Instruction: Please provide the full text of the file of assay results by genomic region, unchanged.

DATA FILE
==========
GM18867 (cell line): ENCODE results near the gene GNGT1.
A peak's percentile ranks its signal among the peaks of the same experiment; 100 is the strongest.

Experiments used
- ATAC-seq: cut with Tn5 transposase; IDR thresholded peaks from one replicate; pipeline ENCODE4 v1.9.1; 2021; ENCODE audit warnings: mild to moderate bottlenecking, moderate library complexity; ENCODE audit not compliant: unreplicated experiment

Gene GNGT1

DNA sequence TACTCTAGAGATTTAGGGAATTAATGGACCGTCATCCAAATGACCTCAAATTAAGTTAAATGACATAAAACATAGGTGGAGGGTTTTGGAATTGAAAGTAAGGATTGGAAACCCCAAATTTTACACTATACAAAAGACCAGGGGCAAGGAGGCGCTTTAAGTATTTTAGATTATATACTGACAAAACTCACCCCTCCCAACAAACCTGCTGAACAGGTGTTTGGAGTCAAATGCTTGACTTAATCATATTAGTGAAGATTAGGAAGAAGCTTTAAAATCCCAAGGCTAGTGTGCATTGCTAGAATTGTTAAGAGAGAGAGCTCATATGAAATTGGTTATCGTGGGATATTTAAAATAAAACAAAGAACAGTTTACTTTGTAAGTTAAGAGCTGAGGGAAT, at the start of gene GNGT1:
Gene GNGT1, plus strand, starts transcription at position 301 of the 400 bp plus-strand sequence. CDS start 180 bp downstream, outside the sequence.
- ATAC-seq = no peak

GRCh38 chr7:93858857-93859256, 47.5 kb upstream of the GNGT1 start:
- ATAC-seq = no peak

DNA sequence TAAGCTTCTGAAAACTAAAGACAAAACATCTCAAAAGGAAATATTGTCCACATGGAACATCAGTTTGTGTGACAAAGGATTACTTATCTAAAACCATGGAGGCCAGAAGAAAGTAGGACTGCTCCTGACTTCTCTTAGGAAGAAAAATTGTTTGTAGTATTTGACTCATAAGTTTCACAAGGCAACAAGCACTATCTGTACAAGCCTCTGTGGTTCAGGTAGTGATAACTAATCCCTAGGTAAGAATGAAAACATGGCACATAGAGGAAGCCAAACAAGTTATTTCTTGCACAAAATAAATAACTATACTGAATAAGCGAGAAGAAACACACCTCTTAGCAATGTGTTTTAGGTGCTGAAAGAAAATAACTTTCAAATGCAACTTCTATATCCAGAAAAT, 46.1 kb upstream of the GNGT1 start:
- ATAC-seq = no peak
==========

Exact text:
GM18867 (cell line): ENCODE results near the gene GNGT1.
A peak's percentile ranks its signal among the peaks of the same experiment; 100 is the strongest.

Experiments used
- ATAC-seq: cut with Tn5 transposase; IDR thresholded peaks from one replicate; pipeline ENCODE4 v1.9.1; 2021; ENCODE audit warnings: mild to moderate bottlenecking, moderate library complexity; ENCODE audit not compliant: unreplicated experiment

Gene GNGT1

DNA sequence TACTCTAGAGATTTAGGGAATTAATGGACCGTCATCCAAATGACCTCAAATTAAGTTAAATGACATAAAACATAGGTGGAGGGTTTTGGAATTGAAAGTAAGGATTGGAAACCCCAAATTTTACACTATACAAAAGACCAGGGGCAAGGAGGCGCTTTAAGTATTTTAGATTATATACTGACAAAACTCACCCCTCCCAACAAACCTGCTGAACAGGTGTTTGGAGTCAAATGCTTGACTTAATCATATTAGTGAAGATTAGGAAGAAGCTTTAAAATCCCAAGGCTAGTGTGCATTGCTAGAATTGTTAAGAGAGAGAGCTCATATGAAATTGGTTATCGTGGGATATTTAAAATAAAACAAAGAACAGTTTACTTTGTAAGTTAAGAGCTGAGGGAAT, at the start of gene GNGT1:
Gene GNGT1, plus strand, starts transcription at position 301 of the 400 bp plus-strand sequence. CDS start 180 bp downstream, outside the sequence.
- ATAC-seq = no peak

GRCh38 chr7:93858857-93859256, 47.5 kb upstream of the GNGT1 start:
- ATAC-seq = no peak

DNA sequence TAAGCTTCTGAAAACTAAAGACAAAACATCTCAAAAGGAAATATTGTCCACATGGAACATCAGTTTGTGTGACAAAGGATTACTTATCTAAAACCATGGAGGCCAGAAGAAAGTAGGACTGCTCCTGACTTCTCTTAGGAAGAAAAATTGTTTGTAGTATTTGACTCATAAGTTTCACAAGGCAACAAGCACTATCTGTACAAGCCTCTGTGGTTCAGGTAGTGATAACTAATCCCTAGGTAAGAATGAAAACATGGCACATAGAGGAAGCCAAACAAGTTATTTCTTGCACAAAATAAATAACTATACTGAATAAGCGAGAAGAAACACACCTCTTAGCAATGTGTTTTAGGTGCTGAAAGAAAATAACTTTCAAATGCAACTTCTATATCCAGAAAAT, 46.1 kb upstream of the GNGT1 start:
- ATAC-seq = no peak